GN Bureau | January 15, 2016
A lawyer, who is leading the campaign for the famous Sabarimala temple in Kerala to allow entry to women, has received 500 threatening phone calls. Interestingly, many of the calls came more from the US, the supreme court was informed today.
Naushad Ahmed Khan, President of the Indian Young Lawyers' Association (IYLA), said the calls included threats to blow up his house and warned him to drop his petition in the supreme court.
Earlier this week, the top court, in response to Khan's appeal, said the ban on women worshippers appears to be unconstitutional. Judges said today that they will decide on Monday on what sort of security should be given to Mr Khan
The court has asked the Travancore Devaswom Board, which manages the famous Sabarimala temple, to clarify why it prohibits women from entering the shrine dedicated to Lord Ayappan. But Kerala government authorities and temple officials are standing firmly by the decades-old tradition that says women of reproductive age cannot enter the shrine because if they are menstruating, they are "impure".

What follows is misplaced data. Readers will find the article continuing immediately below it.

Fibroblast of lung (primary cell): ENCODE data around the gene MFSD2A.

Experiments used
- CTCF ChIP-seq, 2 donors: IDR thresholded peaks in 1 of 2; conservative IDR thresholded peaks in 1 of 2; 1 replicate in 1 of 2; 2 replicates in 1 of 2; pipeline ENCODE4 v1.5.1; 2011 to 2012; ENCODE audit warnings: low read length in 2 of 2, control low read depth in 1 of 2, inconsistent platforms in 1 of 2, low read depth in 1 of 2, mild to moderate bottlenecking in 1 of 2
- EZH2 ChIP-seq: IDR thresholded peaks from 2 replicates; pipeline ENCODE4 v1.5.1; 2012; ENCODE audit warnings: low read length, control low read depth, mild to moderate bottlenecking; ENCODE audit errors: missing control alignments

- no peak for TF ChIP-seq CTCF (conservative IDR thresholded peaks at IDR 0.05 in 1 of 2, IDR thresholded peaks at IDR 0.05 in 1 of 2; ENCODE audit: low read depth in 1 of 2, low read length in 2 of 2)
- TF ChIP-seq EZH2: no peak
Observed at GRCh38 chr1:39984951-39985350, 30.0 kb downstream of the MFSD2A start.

The temple only allows entry to girls aged under 10 and women over 50.
Scores of women took to social media last November, joining a campaign launched as #happytobleed, after the head of the temple said he would consider allowing women to enter if there was a machine to check if they were menstruating.
An estimated one million Hindu pilgrims flock every year to the Sabarimala temple in the Western Ghats hills to pray to the deity Lord Ayyappan who meditated at that spot, according to Hindu mythology.
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